Whether it’s your first time together, or you’ve been having sex for 30 years, giving your body to your lover is a gift. To receive your partner’s body is a privilege. Don’t let modesty or habit stop you from honoring this generous exchange.

Practice #4: This practice is most comfortable done with the lights dimmed or by candlelight. Undress each other by taking turns removing one article of clothing at a time. As each piece comes off, gently kiss the part of the body revealed in gratitude.

5. In and Out: Breathe Life Into It

It is a technique in meditation to turn the focus from thoughts to the breath. In Tantra, partners will “match breath” as a way of forming an energetic connection that is not based on the giving and receiving of physical pleasure.

Practice #5: Begin in a simple embrace. Spend a few minutes slowing and synchronizing your breath. Silently negotiate a rhythm that is comfortable for both of you. Pause at the top of each inhale and at the bottom of each exhale, creating a moment of mutual stillness. Breathing together is facilitated by cooperation and consideration for each other. Try to maintain this collaboration as sex unfolds.

6. Windows to the Soul: Eye Gazing

Eye contact is a distinct point of connection. Yet, it is common to keep one’s eyes closed during sex. Extended eye contact reveals vulnerability, and so it can be a powerful facilitator of intimacy.

Practice #6: Sit on the floor facing each other and gaze into each other’s eyes without looking away for 20 minutes. Shifting from eye to eye helps sustain the gaze. Maintain eye contact as much as possible as sex unfolds. Play with looking into each other’s eyes all the way through orgasm. It is nearly impossible to climax with open eyes (like sneezing).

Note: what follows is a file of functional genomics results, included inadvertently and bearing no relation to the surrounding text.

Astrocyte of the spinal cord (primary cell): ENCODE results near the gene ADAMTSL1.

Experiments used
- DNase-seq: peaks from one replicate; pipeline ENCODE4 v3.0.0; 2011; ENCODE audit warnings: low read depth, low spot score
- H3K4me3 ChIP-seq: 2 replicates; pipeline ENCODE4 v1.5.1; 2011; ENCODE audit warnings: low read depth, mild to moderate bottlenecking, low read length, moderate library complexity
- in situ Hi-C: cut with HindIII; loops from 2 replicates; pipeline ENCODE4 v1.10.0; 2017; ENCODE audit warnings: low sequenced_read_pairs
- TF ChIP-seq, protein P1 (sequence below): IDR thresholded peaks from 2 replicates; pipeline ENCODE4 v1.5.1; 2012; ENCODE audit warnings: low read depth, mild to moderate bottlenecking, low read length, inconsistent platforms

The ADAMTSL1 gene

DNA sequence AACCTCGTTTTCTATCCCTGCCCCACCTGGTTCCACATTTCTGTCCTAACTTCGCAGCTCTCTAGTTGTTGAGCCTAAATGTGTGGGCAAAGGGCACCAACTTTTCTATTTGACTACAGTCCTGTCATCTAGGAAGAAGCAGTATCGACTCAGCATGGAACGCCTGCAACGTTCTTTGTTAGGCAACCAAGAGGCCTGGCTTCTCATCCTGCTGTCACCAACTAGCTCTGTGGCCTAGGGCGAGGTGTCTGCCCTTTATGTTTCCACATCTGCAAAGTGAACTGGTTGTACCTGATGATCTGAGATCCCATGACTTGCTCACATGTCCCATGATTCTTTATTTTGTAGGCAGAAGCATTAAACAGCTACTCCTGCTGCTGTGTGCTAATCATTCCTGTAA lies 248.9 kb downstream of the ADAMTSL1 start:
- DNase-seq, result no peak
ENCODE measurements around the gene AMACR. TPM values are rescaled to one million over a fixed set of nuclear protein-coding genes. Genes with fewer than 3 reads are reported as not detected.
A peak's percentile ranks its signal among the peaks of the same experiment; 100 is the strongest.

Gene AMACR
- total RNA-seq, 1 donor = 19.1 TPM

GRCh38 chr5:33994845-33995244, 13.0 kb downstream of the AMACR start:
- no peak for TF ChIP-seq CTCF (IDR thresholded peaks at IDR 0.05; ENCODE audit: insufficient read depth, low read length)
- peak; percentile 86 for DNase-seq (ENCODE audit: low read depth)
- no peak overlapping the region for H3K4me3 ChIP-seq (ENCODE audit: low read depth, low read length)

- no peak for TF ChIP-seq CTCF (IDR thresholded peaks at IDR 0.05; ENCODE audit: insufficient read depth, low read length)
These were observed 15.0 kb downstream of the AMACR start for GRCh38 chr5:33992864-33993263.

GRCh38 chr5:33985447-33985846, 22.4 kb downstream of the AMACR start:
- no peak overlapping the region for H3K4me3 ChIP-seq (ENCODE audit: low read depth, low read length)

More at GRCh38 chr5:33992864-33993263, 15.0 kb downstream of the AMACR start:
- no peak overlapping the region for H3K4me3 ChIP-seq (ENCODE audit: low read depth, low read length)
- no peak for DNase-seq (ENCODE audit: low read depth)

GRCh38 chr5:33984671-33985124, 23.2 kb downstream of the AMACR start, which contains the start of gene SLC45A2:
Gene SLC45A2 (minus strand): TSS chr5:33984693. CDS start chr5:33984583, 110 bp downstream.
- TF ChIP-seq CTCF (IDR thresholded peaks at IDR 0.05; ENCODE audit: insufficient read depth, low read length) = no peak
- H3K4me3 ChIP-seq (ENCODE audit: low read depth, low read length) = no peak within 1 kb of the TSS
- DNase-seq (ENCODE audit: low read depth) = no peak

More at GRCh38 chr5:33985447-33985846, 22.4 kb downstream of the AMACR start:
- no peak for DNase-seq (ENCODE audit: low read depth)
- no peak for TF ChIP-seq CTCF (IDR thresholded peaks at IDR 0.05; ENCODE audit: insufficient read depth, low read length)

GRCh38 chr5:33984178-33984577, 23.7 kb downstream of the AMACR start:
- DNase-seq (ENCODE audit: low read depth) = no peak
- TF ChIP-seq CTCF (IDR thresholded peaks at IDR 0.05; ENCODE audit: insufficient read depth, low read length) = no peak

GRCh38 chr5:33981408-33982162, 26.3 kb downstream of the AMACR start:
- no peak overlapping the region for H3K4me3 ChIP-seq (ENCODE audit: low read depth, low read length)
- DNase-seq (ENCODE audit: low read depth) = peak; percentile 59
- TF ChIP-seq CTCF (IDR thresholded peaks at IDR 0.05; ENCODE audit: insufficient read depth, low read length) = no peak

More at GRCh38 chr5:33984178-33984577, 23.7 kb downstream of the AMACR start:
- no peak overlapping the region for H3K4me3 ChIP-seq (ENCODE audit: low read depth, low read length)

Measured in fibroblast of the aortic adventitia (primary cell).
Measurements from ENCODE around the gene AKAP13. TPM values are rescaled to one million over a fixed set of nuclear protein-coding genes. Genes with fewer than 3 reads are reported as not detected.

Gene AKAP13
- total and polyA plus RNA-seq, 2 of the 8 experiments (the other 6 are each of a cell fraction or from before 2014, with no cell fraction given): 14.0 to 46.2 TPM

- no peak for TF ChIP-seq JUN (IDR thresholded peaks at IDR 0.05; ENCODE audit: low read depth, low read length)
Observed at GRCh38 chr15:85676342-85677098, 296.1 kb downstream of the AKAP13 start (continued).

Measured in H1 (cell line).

Gazing into your lover’s eyes at the moment of release just might be the very definition of intimacy.

Relephant Reads:

10 Yoga Poses to Improve Your Sex Life.

How Sex Makes Us Grateful. 

Sex: What Good is It? 

 

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Assistant Editor: Alicia Wozniak/Editor: Cat Beekmans

Photo: elephant journal archives

About Zoë Kors

Zoë Kors is the Managing Editor of LA Yoga Magazine, a certified life coach, writer, mother, yogini, existential detective and vortex surfer. She offers Spiritual Core Empowerment programs for women, in which she draws on the principles of Eastern philosophy and the healing practices of yoga, breathwork, and meditation and blends them with more process-oriented modalities of Western psychotherapy and Co-Active Coaching to create sustainable transformation. She lives in Los Angeles with her son and daughter.She can be found at ZoeKors.com, on Facebook and Twitter

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26 Responses to “6 Ways to Have Radically Intimate Sex. ~ Zoë Kors”

  1. ankiss34 says:

    That was beautiful. Thank you.

  2. inbtwndreams says:

    Pure, innocent, bliss.. some words that came to mind. This article was divine, and to have experienced to understand this type of intimacy even more so..